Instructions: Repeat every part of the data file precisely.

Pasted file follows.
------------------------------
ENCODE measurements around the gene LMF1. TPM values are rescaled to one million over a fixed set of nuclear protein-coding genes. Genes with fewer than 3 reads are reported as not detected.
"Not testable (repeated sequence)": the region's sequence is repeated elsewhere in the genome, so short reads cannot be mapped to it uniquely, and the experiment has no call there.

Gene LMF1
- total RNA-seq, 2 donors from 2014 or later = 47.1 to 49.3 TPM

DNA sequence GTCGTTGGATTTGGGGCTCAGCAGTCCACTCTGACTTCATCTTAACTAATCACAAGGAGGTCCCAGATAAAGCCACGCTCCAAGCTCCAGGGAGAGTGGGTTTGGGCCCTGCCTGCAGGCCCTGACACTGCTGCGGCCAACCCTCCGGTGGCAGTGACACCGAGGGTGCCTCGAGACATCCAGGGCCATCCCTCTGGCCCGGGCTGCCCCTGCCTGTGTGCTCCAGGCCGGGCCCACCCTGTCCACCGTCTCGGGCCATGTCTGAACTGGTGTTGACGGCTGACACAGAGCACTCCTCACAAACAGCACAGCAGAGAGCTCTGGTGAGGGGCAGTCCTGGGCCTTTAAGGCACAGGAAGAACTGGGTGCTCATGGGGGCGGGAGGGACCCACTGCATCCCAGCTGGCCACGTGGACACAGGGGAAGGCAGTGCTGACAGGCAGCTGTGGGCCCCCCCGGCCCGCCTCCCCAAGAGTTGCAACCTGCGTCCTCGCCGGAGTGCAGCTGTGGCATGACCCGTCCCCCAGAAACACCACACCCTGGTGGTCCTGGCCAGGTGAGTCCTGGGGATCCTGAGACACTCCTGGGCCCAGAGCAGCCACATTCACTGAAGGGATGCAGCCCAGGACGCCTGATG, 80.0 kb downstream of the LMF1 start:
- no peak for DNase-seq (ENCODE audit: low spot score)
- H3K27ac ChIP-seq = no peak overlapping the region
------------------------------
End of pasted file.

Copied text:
ENCODE measurements around the gene LMF1. TPM values are rescaled to one million over a fixed set of nuclear protein-coding genes. Genes with fewer than 3 reads are reported as not detected.
"Not testable (repeated sequence)": the region's sequence is repeated elsewhere in the genome, so short reads cannot be mapped to it uniquely, and the experiment has no call there.

Gene LMF1
- total RNA-seq, 2 donors from 2014 or later = 47.1 to 49.3 TPM

DNA sequence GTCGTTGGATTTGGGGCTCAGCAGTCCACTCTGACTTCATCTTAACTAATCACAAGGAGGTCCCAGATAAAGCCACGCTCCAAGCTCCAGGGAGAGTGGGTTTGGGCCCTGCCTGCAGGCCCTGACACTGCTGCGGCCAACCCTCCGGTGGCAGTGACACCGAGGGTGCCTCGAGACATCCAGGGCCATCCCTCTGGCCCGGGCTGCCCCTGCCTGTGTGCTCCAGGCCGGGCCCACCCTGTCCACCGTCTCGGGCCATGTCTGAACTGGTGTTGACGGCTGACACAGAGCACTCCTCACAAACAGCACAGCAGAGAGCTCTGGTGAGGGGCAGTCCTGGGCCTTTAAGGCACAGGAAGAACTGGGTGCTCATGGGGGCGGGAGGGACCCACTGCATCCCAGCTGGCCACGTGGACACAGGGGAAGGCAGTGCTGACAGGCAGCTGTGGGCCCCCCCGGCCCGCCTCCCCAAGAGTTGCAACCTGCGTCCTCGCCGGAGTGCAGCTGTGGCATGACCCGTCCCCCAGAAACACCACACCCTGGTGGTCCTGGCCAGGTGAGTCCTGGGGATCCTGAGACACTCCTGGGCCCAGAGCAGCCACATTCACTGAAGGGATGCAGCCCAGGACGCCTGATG, 80.0 kb downstream of the LMF1 start:
- no peak for DNase-seq (ENCODE audit: low spot score)
- H3K27ac ChIP-seq = no peak overlapping the region